During his twenty-five years with the Boston Symphony Orchestra Koussevitzky raised it to become one of the very finest orchestras in the world, described by the critic Martin Bookspan in the New York Times as ‘…a miracle of subtle colors, finely shaded nuances and hair-trigger precision’. His conducting style was highly emotional, and combined levels of intensity and technical execution rarely encountered even today. His platform manner has been vividly described by an informed eye-witness, Robert Ripley, in the newsletter of the Koussevitzky Recording Society: ‘My impression was, he’s walking as though he’s made of glass, and if you should touch him he would just shatter apart. I don’t know if it was an act or what, but it sure was effective. And he stood there at the podium and he started over here looking at the violins, and he slowly moved his head and looked at the entire orchestra, all around the circle to the violas, and then he went back to the middle, and his face was already beet-red, and that vein was showing in his temple, and everybody thought he was going to die from it. And he held his baton like this and just went POW—straight out without any preparation to the horns, you know, at the beginning of the Tchaikovsky Fourth. I tell you, I mean, never in my life before or since have I had such an experience.’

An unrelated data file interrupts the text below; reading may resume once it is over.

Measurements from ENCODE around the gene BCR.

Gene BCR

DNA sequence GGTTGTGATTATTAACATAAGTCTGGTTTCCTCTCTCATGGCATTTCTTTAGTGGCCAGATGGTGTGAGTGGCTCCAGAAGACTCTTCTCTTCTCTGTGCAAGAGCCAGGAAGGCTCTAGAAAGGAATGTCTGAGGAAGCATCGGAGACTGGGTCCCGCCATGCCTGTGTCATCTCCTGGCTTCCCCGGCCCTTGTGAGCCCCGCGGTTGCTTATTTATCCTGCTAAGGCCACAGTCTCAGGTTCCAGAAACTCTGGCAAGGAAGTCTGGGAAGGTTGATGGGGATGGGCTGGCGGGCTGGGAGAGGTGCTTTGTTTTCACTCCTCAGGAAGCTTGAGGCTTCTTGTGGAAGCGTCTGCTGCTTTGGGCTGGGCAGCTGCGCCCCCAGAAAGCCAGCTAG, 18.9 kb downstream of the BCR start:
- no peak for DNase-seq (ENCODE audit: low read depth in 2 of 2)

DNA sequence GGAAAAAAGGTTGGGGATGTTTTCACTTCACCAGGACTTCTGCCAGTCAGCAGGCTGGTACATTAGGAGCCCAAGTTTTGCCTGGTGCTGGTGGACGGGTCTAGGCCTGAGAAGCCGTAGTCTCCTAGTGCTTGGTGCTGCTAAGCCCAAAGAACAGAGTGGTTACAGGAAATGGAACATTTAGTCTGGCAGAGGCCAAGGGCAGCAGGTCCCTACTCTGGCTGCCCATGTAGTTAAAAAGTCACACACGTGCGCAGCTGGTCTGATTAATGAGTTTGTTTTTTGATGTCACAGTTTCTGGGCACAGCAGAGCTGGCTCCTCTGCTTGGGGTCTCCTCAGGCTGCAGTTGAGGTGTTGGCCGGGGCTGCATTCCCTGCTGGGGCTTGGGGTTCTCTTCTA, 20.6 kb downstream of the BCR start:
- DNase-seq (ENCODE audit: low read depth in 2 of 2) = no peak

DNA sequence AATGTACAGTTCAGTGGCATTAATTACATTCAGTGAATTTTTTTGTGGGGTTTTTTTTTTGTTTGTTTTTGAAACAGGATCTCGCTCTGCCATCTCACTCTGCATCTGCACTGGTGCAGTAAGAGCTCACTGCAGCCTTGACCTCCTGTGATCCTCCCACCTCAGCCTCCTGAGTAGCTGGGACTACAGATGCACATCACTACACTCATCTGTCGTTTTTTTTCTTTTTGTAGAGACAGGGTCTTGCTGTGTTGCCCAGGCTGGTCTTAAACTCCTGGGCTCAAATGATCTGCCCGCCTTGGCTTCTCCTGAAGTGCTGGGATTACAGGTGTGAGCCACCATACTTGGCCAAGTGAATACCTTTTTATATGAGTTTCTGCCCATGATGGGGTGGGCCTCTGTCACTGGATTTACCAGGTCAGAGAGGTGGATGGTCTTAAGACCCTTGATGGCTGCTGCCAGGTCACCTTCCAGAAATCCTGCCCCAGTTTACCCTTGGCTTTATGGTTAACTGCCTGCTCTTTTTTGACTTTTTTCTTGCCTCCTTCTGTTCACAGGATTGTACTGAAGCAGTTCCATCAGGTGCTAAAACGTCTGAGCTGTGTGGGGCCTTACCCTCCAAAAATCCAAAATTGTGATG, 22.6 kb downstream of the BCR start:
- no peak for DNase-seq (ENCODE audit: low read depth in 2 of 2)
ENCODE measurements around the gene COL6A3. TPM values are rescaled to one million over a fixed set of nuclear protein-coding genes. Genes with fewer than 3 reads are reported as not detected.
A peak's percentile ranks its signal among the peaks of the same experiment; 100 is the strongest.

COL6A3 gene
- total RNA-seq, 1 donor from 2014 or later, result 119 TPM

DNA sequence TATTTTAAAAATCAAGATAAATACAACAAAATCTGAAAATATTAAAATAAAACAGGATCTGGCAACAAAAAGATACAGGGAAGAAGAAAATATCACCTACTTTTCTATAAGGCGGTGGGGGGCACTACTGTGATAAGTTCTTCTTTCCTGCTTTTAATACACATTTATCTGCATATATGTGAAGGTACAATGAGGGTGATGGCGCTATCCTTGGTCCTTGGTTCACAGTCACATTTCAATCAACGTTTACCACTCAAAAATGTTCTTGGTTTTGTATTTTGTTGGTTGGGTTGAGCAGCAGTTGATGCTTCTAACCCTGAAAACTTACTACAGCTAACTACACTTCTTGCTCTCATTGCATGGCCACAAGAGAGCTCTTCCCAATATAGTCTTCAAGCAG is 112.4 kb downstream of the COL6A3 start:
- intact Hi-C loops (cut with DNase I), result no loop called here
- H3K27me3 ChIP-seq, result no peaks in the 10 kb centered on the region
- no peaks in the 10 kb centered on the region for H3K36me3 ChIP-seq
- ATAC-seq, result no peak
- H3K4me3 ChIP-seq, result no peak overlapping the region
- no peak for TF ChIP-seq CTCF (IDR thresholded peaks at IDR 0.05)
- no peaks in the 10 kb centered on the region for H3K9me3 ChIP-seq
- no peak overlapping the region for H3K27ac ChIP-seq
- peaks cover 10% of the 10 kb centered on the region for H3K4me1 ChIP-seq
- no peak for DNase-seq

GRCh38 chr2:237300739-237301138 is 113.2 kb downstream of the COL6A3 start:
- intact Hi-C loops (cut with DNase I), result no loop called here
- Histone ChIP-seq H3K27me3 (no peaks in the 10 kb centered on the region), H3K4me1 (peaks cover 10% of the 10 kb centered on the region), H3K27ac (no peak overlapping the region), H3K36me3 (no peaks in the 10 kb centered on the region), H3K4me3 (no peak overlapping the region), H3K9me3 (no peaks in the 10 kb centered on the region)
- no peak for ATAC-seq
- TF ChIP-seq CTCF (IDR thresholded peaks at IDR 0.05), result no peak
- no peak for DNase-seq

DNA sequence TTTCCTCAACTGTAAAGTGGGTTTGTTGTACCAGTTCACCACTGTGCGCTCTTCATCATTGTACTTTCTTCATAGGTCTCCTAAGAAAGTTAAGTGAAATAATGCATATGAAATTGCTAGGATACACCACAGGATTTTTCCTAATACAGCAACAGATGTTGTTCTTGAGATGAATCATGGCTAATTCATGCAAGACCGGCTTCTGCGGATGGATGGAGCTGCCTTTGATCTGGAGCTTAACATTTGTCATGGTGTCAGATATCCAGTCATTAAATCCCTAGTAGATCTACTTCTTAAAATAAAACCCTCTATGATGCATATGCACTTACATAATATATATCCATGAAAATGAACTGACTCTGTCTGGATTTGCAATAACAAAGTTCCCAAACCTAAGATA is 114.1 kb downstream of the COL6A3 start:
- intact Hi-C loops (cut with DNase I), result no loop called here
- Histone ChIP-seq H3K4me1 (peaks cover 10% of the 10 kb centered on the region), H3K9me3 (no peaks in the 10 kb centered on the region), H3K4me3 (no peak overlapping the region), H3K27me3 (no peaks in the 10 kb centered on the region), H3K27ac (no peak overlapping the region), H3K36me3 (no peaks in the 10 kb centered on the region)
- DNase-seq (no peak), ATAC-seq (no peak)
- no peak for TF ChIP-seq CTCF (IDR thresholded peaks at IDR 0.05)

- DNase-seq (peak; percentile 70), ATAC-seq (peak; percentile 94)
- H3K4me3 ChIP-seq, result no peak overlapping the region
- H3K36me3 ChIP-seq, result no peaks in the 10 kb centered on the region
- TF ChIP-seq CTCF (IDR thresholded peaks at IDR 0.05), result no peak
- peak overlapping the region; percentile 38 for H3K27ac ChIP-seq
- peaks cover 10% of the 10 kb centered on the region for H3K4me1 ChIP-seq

The results were captured in a number of commercial recordings, made for RCA. Koussevitzky’s attitude to recording was well summed up by an exchange which the conductor had with the RCA producer Charles O’Connell, remembered by Robert Ripley: ‘You vill take care of de apparat; I vill take care de music.’ Among his most notable recordings are luminous and deeply-felt accounts of Beethoven’s Symphony No. 6 ‘Pastoral’ and of Debussy’s La Mer; an extraordinarily vigorous Harold en Italie by Berlioz, with William Primrose as the solo violist; a most colourful reading of Mussorgsky’s Pictures at an Exhibition in the orchestration by Ravel, which Koussevitzky commissioned; dramatic interpretations of Roy Harris’s Symphonies Nos 1 and 3, of Copland’s Appalachian Spring and El Salón México, and of Howard Hanson’s Symphony No. 3; brilliant accounts of Prokofiev’s Symphonies Nos 1 and 5, and of excerpts from his ballet Romeo and Juliet; virtuoso readings of Richard Strauss’s tone poems Also Sprach Zarathustra and Till Eulenspiegels lustige Streiche, and works by Rachmaninov and Tchaikovsky, of whom he was an authoritative interpreter. Koussevitzky recorded little with other orchestras, but his recording of Sibelius’s Symphony No. 7, made in concert with the BBC Symphony Orchestra, has rarely been equalled for intensity, and a powerful account of Beethoven’s Symphony No. 9 ‘Choral’, recorded in concert during 1950 in Paris with the Orchestre National de Radio France shortly before his death, has also been published.
© Naxos Rights International Ltd. — David Patmore (A–Z of Conductors, Naxos 8.558087–90).